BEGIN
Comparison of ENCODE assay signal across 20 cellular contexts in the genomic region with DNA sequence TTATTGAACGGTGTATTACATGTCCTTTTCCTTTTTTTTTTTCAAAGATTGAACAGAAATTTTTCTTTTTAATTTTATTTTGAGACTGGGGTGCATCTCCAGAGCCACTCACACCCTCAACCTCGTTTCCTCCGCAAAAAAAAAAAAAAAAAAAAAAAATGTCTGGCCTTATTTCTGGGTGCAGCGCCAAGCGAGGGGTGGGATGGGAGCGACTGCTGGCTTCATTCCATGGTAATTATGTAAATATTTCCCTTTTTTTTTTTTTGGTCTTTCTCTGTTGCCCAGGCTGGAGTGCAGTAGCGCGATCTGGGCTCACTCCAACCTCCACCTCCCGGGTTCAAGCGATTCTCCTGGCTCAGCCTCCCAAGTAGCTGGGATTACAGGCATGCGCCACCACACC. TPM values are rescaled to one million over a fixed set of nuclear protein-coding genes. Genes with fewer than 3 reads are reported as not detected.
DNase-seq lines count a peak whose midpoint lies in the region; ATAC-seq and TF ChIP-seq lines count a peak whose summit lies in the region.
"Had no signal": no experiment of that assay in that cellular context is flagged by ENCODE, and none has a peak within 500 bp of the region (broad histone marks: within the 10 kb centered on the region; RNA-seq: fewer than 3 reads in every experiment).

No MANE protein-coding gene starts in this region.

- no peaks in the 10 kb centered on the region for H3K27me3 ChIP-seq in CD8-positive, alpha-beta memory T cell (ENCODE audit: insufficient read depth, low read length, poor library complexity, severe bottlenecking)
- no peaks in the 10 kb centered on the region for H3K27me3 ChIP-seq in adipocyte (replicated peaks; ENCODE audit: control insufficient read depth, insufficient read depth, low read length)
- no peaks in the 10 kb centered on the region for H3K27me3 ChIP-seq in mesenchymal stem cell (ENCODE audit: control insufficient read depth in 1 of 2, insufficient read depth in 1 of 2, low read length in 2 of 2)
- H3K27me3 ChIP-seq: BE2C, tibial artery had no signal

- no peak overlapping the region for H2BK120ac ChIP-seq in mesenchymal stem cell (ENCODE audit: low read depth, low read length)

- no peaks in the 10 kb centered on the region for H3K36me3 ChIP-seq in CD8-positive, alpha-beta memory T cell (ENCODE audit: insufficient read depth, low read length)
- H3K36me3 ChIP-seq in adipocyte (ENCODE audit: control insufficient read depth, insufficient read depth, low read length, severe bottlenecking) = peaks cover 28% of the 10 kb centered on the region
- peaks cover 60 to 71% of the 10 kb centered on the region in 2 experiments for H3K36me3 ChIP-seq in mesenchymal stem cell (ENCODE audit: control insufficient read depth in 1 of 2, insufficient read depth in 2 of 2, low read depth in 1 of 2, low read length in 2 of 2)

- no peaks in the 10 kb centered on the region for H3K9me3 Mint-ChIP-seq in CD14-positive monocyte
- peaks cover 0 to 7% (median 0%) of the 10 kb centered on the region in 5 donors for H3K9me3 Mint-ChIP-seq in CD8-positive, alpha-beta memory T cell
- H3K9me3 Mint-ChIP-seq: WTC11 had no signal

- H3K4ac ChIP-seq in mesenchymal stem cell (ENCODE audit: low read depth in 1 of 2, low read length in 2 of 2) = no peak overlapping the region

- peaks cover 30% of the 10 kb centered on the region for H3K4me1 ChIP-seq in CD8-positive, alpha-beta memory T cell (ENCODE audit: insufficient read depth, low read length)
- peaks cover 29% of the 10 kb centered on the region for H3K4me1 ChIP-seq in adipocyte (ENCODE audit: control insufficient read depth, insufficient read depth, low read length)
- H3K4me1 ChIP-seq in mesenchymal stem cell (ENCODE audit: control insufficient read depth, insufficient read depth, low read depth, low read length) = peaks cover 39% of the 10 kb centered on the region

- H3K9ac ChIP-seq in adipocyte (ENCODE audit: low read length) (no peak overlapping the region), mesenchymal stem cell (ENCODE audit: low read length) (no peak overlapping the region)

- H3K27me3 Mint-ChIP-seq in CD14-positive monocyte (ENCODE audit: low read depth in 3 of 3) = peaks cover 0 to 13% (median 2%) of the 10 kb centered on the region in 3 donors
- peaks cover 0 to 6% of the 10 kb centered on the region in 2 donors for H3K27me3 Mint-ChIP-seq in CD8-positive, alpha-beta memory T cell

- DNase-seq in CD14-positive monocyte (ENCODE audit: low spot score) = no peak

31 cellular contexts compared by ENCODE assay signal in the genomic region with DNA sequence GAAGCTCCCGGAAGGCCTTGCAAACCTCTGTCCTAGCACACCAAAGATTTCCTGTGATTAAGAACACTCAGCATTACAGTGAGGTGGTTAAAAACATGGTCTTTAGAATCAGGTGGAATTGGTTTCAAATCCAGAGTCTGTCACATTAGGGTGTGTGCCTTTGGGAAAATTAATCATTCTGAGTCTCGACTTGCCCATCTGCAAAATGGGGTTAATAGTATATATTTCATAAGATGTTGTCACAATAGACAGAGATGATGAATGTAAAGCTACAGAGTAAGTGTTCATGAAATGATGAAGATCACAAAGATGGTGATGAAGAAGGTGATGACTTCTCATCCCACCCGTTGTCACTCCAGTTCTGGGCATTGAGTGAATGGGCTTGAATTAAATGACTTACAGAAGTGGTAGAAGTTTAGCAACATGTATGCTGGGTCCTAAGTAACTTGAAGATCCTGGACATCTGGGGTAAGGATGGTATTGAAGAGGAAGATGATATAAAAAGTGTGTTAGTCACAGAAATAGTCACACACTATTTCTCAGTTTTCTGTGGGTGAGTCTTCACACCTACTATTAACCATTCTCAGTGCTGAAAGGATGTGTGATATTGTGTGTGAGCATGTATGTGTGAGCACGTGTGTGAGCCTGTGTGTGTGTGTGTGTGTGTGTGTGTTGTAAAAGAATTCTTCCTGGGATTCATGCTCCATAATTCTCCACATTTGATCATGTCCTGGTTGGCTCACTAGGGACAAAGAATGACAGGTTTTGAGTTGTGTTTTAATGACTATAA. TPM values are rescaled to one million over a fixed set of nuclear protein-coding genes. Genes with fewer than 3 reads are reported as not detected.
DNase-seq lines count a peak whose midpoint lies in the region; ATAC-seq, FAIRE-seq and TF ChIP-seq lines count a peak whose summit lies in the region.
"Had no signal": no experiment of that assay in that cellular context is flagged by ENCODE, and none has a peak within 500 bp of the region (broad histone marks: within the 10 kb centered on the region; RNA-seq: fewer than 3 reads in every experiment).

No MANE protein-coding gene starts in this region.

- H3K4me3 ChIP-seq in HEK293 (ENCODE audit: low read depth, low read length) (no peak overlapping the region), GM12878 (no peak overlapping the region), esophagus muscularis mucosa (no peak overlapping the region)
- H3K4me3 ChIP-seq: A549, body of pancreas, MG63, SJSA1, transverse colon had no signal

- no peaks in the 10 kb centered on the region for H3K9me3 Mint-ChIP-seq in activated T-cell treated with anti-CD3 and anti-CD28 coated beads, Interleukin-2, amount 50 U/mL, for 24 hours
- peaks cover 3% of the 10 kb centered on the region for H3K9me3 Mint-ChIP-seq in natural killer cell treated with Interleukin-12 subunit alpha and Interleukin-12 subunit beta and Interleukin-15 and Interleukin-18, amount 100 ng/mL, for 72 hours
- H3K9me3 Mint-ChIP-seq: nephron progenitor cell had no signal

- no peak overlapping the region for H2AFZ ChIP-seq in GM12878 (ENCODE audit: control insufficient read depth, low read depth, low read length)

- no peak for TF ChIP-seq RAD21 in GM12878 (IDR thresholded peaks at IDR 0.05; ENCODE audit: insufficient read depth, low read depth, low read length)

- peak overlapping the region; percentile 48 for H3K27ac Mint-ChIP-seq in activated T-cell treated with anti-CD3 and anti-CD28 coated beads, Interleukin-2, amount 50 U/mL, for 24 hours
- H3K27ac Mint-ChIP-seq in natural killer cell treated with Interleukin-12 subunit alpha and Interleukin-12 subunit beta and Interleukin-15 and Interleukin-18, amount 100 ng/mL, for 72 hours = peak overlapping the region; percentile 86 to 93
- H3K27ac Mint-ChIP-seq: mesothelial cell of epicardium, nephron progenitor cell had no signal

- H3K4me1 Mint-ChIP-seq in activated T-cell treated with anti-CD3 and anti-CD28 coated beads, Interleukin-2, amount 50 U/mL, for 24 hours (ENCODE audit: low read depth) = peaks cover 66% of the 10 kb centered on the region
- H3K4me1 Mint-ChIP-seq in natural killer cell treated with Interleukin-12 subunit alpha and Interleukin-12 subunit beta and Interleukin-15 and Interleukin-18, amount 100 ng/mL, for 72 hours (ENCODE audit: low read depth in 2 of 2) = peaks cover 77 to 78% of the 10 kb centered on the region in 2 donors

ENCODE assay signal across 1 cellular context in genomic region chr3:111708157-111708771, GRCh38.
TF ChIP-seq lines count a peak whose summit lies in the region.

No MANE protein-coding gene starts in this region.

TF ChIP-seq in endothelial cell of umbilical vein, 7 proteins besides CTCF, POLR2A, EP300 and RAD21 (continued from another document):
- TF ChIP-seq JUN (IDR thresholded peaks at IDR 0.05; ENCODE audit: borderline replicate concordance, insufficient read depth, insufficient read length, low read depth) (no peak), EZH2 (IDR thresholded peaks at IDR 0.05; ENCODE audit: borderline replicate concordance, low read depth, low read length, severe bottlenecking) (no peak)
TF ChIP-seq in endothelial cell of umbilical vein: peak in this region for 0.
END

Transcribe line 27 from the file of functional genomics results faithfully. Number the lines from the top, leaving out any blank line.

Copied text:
No MANE protein-coding gene starts in this region.